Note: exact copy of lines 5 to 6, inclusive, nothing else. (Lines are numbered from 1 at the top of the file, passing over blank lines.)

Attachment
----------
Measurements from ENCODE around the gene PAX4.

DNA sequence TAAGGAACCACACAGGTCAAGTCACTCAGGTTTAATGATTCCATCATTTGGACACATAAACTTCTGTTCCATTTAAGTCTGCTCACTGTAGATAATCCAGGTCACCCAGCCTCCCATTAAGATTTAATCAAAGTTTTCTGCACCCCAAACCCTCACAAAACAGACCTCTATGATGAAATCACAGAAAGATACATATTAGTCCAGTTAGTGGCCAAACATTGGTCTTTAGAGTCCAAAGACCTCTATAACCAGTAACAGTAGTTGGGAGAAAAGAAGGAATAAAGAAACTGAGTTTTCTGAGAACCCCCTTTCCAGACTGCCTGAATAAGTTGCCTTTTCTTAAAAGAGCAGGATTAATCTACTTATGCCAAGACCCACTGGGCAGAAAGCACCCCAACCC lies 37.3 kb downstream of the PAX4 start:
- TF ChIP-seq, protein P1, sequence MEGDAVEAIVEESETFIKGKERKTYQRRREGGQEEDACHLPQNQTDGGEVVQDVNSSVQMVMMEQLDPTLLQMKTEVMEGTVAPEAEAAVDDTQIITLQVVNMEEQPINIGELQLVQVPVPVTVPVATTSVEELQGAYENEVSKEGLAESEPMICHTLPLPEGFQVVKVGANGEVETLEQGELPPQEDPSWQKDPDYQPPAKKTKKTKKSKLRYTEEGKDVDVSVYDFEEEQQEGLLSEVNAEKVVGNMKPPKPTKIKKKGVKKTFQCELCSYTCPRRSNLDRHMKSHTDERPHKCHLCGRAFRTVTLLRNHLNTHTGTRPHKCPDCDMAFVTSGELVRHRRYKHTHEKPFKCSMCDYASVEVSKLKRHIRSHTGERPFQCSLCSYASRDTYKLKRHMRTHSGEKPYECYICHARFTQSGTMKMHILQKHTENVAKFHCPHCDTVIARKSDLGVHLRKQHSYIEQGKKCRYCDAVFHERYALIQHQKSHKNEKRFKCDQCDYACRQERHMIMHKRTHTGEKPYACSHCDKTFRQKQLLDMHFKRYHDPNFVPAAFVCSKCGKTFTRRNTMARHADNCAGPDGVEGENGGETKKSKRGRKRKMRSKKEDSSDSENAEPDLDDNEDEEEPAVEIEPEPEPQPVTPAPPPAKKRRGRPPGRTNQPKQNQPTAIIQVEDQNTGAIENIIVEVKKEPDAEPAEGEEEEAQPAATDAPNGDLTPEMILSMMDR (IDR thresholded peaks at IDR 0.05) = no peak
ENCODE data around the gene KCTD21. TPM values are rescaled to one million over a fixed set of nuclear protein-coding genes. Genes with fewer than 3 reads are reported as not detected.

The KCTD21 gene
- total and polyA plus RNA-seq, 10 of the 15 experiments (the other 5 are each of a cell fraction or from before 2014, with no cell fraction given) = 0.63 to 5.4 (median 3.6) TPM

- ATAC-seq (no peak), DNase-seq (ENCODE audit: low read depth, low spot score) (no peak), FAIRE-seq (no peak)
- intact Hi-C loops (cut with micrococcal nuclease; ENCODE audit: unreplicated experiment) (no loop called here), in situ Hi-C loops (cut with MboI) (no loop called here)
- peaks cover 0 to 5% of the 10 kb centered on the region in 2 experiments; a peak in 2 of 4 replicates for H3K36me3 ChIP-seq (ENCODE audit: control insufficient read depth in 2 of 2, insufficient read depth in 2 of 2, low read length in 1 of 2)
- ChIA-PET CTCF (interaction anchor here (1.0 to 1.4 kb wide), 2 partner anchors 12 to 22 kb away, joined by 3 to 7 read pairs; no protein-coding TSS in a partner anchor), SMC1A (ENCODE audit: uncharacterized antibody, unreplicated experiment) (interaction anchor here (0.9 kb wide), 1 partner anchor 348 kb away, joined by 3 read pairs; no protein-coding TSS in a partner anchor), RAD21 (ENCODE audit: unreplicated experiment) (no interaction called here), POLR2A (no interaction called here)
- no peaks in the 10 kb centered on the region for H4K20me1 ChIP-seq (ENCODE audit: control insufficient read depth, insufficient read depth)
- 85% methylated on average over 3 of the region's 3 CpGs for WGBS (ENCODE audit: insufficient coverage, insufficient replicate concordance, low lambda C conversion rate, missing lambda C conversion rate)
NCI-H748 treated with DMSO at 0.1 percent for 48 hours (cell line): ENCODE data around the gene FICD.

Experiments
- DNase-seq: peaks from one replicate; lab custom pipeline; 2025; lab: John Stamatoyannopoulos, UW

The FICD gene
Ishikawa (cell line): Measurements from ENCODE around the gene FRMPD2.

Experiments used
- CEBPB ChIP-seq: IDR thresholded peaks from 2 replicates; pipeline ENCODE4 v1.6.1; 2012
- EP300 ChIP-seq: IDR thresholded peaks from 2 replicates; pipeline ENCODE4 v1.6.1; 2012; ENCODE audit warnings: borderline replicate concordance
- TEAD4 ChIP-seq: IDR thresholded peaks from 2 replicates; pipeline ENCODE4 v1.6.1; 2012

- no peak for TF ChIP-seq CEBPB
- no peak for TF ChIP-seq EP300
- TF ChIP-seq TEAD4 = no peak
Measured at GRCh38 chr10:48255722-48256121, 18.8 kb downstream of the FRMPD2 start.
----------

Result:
The KCTD21 gene
- total and polyA plus RNA-seq, 10 of the 15 experiments (the other 5 are each of a cell fraction or from before 2014, with no cell fraction given) = 0.63 to 5.4 (median 3.6) TPM